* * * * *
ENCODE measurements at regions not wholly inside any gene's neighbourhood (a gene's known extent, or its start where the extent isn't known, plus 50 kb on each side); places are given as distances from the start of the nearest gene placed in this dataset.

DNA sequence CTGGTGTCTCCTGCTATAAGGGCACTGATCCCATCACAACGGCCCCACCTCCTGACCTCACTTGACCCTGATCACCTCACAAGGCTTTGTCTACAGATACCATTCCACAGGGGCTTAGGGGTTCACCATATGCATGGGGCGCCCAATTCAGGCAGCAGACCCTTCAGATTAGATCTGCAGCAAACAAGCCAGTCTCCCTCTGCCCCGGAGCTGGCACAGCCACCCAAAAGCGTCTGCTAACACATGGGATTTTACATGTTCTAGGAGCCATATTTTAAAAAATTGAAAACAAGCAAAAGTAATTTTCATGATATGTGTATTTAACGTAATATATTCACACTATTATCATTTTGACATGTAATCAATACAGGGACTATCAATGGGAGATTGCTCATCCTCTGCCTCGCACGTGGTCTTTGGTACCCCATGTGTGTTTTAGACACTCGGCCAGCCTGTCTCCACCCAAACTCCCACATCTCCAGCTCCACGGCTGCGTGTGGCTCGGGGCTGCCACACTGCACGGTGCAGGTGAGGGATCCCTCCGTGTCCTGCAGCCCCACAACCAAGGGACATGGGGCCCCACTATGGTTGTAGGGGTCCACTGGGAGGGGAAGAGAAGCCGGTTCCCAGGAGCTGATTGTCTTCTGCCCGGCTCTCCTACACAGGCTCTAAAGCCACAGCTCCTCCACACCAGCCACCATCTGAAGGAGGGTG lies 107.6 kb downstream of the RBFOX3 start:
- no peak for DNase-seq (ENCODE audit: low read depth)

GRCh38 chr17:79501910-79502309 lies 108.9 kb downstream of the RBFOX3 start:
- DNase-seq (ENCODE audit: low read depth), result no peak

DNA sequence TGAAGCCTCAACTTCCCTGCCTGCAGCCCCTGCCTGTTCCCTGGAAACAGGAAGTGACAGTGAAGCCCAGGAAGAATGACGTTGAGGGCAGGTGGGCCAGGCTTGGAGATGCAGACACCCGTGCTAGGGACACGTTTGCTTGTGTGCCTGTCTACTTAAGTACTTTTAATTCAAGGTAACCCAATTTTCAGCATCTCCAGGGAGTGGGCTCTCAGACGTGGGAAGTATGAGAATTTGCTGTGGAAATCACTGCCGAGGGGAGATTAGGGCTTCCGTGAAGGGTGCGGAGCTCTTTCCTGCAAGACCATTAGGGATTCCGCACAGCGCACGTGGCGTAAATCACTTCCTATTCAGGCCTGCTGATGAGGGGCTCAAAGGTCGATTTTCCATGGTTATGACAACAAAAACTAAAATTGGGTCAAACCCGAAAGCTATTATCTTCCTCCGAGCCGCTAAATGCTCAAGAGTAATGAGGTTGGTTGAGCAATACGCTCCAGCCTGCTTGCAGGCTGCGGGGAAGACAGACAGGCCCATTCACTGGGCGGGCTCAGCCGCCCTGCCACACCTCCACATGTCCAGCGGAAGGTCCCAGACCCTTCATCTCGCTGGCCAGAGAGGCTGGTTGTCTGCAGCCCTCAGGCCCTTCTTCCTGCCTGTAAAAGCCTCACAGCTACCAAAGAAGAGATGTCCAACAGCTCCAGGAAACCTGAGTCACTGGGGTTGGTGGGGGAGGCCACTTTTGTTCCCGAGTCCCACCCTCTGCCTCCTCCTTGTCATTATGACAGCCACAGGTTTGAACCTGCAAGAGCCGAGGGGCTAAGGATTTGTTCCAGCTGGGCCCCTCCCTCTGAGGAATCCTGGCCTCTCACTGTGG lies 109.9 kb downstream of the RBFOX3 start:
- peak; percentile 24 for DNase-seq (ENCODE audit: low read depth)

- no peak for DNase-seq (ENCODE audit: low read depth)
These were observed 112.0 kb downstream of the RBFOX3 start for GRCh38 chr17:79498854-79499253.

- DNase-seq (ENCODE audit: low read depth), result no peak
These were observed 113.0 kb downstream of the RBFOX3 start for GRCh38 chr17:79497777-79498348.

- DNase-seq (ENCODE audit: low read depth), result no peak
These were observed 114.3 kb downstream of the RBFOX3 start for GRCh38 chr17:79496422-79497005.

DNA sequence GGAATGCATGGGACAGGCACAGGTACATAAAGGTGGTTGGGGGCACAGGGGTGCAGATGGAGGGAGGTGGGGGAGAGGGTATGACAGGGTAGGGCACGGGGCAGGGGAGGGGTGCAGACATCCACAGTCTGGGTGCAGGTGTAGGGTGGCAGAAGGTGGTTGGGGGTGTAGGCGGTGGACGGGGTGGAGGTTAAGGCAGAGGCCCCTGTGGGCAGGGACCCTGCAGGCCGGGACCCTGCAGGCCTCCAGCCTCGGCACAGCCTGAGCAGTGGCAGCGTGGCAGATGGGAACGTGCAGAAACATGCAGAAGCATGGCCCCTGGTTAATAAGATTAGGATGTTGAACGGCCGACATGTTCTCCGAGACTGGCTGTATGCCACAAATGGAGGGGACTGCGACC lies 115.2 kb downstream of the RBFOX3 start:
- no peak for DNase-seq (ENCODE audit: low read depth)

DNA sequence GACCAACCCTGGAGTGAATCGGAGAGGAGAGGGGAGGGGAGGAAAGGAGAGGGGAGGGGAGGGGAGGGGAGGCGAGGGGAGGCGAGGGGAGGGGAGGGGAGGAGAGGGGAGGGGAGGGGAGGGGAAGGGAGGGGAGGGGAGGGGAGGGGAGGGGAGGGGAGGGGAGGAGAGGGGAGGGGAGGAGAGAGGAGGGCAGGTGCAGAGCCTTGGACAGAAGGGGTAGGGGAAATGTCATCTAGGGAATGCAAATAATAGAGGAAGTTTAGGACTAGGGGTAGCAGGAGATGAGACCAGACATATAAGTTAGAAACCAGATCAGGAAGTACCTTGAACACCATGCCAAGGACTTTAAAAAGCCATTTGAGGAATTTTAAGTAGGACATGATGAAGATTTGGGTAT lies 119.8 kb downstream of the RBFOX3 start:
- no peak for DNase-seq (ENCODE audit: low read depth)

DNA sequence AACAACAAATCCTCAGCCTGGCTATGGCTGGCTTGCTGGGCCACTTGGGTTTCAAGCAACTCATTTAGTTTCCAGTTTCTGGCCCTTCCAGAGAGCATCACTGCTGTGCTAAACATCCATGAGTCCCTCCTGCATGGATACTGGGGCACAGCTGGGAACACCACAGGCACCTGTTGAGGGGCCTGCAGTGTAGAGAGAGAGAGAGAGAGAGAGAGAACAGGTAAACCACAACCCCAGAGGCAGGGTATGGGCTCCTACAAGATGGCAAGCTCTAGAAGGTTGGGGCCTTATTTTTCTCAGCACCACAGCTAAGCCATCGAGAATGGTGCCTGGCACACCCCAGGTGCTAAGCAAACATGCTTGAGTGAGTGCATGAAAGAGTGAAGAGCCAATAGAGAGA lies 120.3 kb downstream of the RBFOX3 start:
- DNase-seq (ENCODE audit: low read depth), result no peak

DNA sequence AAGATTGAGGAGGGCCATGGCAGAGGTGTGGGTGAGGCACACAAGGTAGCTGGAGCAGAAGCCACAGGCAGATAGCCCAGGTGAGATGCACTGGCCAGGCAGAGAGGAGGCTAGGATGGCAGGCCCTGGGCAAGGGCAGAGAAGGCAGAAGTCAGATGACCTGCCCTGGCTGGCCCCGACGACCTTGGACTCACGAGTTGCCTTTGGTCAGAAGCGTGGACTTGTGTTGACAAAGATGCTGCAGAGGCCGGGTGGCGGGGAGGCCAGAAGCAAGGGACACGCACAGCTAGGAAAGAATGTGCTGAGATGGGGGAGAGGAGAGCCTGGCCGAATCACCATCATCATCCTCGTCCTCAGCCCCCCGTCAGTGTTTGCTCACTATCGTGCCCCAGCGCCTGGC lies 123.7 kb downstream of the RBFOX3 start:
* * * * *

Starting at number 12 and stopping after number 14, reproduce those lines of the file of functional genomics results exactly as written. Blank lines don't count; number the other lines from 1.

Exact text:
- DNase-seq (ENCODE audit: low read depth), result no peak
These were observed 114.3 kb downstream of the RBFOX3 start for GRCh38 chr17:79496422-79497005.

DNA sequence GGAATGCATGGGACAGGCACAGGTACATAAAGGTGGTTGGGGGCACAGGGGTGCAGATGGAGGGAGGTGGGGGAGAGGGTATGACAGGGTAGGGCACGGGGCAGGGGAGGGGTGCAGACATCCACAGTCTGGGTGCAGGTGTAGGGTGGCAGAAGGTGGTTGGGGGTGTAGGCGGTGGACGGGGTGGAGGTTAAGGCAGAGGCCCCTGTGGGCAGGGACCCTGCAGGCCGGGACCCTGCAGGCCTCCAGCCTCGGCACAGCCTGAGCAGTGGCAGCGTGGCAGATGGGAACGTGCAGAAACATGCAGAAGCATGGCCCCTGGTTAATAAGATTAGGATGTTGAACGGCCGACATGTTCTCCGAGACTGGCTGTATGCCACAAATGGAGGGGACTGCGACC lies 115.2 kb downstream of the RBFOX3 start: